Cameron Conaway highlights some efforts to combat human trafficking and how you can join the fight.
The story of Nadu in Human Trafficking: The Other 20% resulted in readers sending many heartfelt messages my way. Some expressed utter disgust and even anger that “this still goes on” while others felt heartbroken and helpless. Awareness, especially with human trafficking, usually comes not gently but like a slap in the face. Many are content to stay in the realm of knowing it happens but not precisely knowing why. I’ve actually talked to several people who couldn’t attend a conference to learn more because “they would get too emotional.” Though it remains an emotional issue, those who go deeper into the battle are able to discover the true complexities that make the heart of this monster tick. I’ve looked the monster in the eyes and want to share with you some of the warriors who are slaying it.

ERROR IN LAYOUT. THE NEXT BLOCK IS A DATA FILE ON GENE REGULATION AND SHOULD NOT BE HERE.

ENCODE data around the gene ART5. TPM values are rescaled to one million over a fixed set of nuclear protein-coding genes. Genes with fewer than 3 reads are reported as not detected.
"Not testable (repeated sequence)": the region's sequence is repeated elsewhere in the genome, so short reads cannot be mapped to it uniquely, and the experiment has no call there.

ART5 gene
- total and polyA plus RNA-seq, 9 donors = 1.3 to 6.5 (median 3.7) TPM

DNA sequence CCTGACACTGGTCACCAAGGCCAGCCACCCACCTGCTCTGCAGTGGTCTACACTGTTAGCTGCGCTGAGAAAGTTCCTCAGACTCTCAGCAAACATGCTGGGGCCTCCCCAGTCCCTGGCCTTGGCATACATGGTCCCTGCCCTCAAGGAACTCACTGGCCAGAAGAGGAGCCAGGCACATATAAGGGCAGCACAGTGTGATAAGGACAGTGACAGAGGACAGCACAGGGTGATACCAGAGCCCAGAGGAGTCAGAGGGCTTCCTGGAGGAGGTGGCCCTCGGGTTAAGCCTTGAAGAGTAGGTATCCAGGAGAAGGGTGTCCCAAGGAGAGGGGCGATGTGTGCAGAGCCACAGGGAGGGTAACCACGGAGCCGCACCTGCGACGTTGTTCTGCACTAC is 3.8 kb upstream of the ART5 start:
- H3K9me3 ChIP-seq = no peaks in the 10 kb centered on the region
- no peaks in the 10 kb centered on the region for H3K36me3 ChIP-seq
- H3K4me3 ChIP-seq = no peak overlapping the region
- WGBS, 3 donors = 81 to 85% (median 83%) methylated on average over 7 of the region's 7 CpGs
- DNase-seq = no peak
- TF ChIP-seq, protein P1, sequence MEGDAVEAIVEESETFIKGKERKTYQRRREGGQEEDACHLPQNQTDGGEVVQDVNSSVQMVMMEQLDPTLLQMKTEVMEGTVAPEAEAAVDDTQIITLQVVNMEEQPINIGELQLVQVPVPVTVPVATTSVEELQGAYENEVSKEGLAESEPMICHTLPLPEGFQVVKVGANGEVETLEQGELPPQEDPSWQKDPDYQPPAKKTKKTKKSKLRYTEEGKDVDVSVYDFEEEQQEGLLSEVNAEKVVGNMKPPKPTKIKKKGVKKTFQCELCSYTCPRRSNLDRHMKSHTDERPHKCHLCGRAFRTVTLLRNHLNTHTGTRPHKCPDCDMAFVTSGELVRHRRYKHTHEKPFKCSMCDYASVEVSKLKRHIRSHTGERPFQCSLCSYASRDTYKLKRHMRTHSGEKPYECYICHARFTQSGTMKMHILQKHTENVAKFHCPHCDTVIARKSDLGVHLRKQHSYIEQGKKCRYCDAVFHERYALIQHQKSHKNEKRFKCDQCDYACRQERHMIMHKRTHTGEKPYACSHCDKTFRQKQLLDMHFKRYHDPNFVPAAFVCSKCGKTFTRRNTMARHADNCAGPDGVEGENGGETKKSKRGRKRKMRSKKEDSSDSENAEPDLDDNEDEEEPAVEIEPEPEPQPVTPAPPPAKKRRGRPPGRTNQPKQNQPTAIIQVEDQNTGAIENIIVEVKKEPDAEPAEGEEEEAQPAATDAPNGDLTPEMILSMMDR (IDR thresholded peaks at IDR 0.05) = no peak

Survivors. Nobody in this battle stirs emotions and therefore true awareness the way they can. None of the horrible statistics I’ve studied will ever crush me as much as watching the innocent 6-year-olds play hopscotch while knowing that they’d been raped for years and now had HIV as a result. If “the test of a first-rate intelligence,” as F. Scott Fitzgerald wrote, “is the ability to hold two opposed ideas in the mind at the same time, and still retain the ability to function,” then I failed miserably. With each passing second I found myself either smiling at the beauty of their playing or inching closer to the garbage can due to my imaginings of what happened to them. Perhaps the most famous survivor is Cambodian author and human rights advocate Somaly Mam. When Somaly fought back and wouldn’t have sex, she was forced into a cellar with snakes and scorpions and was eventually tortured and raped anyway. In 2006 she was named CNN Hero and Glamour Woman of the Year, and in 2009 she made TIME Magazine’s 100 influential people. Now, through the Somaly Mam Foundation, she works to support the rescue, rehabilitation, and reintegration of victims.